Hollywood gets Indigenous consultation right in Frozen 2, Sami experts say
Team of Sámi experts collaborated with filmmakers on representation of fictional Northuldra tribe
When Disney's Frozen borrowed from Scandinavia's Indigenous Sámi culture, some people couldn't "let it go."
But this time, with Frozen 2 hitting theatres this weekend, Hollywood's depiction of Indigenous culture will be a source of pride, not embarrassment, according to a group of Sámi experts that collaborated with Disney's filmmakers on their depiction of the fictional Northuldra tribe.
"It has been a very, very good collaboration, I must say," said Anne Lajla Utsi, the managing director of the International Sámi Film Institute and a member of the group. "We are really proud of that, and happy about the film, as it is now."
The collaboration was the result of an agreement between the Walt Disney Company, the transnational Saami Council, and Sámi parliaments of Norway, Sweden, and Finland.
"We have been working very closely with the filmmakers," said Utsi. "When it comes to the Sámi-inspired elements of the film … it feels right for us."
That wasn't the case for the first Frozen. Even though the film opened with a song inspired by traditional Indigenous joike singing, Utsi said the clothing of the Kristoff character, a Sámi outdoorsman, was "not exactly how we would have done it."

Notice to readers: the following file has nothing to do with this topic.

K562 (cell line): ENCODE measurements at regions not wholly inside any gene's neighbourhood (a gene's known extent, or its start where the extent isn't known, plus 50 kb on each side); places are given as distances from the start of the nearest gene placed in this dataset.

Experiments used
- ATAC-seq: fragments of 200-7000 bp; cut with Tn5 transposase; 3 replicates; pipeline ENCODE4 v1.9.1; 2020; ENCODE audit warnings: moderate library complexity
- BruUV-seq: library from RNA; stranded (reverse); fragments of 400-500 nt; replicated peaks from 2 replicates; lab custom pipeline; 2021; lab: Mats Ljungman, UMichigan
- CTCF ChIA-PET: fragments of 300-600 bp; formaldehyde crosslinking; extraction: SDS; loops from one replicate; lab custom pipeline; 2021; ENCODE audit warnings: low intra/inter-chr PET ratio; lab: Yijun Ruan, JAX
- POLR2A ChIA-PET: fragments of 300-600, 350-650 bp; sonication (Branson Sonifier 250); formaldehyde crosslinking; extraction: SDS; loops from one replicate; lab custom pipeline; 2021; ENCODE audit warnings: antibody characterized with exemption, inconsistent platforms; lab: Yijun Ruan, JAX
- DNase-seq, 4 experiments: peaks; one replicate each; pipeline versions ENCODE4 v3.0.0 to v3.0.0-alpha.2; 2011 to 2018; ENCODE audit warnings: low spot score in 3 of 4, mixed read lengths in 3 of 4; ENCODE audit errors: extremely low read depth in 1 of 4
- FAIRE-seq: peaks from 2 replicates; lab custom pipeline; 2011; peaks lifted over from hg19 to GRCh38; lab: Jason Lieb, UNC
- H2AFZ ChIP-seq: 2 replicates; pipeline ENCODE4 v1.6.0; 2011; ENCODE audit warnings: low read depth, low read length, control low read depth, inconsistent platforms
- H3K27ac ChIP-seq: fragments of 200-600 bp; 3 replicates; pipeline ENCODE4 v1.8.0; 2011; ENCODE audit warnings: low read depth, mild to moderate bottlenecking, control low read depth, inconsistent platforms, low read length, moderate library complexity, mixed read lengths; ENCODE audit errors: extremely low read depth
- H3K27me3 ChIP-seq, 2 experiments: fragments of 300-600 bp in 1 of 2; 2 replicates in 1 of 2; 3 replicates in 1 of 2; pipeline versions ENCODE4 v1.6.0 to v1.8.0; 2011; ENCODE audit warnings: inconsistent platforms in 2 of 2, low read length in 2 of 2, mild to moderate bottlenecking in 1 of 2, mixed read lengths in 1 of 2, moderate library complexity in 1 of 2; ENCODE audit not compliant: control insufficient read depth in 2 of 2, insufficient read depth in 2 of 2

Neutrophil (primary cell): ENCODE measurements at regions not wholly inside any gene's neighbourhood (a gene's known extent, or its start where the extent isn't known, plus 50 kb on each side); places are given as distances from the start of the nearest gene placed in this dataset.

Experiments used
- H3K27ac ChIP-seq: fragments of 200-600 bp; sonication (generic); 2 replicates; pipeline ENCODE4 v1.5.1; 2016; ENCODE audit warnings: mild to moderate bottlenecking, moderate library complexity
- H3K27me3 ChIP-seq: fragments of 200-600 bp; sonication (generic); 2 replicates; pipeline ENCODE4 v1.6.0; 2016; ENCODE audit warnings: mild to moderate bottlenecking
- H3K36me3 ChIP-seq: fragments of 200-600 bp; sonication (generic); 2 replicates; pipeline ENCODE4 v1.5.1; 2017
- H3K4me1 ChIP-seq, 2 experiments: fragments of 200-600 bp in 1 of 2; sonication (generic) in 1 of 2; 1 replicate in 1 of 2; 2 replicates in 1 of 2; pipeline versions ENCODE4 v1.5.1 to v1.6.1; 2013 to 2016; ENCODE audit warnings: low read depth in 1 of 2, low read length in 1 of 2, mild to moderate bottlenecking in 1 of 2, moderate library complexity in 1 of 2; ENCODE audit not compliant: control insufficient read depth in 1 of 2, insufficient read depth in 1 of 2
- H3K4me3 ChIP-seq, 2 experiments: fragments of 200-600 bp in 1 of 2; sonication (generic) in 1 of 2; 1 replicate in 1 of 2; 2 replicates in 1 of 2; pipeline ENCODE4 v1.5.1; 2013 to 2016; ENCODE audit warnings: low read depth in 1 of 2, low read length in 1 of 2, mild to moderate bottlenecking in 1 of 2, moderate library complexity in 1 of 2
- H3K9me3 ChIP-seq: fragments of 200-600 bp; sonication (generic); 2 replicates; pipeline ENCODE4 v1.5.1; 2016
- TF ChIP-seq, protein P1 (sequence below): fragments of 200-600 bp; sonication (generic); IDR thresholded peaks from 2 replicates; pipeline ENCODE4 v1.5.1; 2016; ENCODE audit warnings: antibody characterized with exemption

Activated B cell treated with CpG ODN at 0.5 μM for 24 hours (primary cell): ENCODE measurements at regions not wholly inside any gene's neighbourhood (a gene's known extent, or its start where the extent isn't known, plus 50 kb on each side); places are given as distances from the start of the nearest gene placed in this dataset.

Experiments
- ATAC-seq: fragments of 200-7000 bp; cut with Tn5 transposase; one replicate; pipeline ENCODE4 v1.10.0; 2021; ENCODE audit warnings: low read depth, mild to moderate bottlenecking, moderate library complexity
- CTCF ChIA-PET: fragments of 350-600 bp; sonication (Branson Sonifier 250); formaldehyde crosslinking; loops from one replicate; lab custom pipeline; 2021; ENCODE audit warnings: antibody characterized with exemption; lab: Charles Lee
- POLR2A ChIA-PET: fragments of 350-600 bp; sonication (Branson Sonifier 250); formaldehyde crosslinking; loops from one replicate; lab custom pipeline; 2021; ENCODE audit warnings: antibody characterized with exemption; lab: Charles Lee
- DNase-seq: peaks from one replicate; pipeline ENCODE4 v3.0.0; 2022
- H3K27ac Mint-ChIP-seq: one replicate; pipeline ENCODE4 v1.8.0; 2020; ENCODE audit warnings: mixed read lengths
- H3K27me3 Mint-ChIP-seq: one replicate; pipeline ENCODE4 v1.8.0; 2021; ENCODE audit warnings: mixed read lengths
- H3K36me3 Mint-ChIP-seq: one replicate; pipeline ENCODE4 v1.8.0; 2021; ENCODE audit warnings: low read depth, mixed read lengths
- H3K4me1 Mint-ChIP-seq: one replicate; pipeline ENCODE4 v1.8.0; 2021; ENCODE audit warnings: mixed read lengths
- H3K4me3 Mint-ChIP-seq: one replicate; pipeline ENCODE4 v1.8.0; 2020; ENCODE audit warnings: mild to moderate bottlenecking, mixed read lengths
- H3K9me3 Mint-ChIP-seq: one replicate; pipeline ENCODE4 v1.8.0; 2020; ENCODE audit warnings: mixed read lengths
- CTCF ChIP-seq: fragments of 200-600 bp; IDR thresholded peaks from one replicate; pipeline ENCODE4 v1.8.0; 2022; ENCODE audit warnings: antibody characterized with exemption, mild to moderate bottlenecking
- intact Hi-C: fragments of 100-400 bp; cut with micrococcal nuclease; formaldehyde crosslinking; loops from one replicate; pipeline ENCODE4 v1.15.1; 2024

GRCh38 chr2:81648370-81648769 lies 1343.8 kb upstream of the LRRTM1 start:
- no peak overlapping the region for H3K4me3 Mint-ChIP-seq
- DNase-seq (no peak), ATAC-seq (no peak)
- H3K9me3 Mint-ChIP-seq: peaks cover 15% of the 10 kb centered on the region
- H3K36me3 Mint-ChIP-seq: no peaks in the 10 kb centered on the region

"In all Indigenous communities … when someone from the outside is using or being inspired by our culture, it's always a big issue," said Utsi.
Utsi said the Frozen filmmakers did visit Norway and conduct their own research — news that spread quickly through the tight-knit Sámi community.
For Frozen 2, Disney struck a different note. It created the Verddet advisory group, made up of Sámi playwrights, artists, historians, political leaders and elders.
"They have been visiting us in Norway, and we have been visiting them in Burbank, in their studios," said Utsi.
'It's a good story'
The collaboration went beyond the costumes of the film's central characters. Topics explored in Frozen 2 touch on themes sensitive to Indigenous audiences, including the ancestry of Queen Elsa and Princess Anna and their kingdom's historical relationship with the Northuldra tribe.
"It's a good story," said Utsi. "It will give us visibility internationally, and that's a good thing."
There were benefits for Sámi people beyond being faithfully represented onscreen. The community partnered on producing a version of the film dubbed in the North Sámi language, and it is being released at the same time as the English version — which Utsi called a first.
"It's a big thing for us, and especially our children, that we can go take them to the film and it will be in our language," she said.
Some Sámi filmmakers and animators will also head to Burbank for internships with the Walt Disney Company's animation studio, part of the collaboration agreement reached with the Sámi leadership.
"I think it's a good example for every other … film [company] in the world who want to be inspired by Indigenous culture," said Utsi. "If you want to do it, you have to collaborate."
Based on an interview by Lawrence Nayally, produced by Mark Hadlari and Joanne Stassen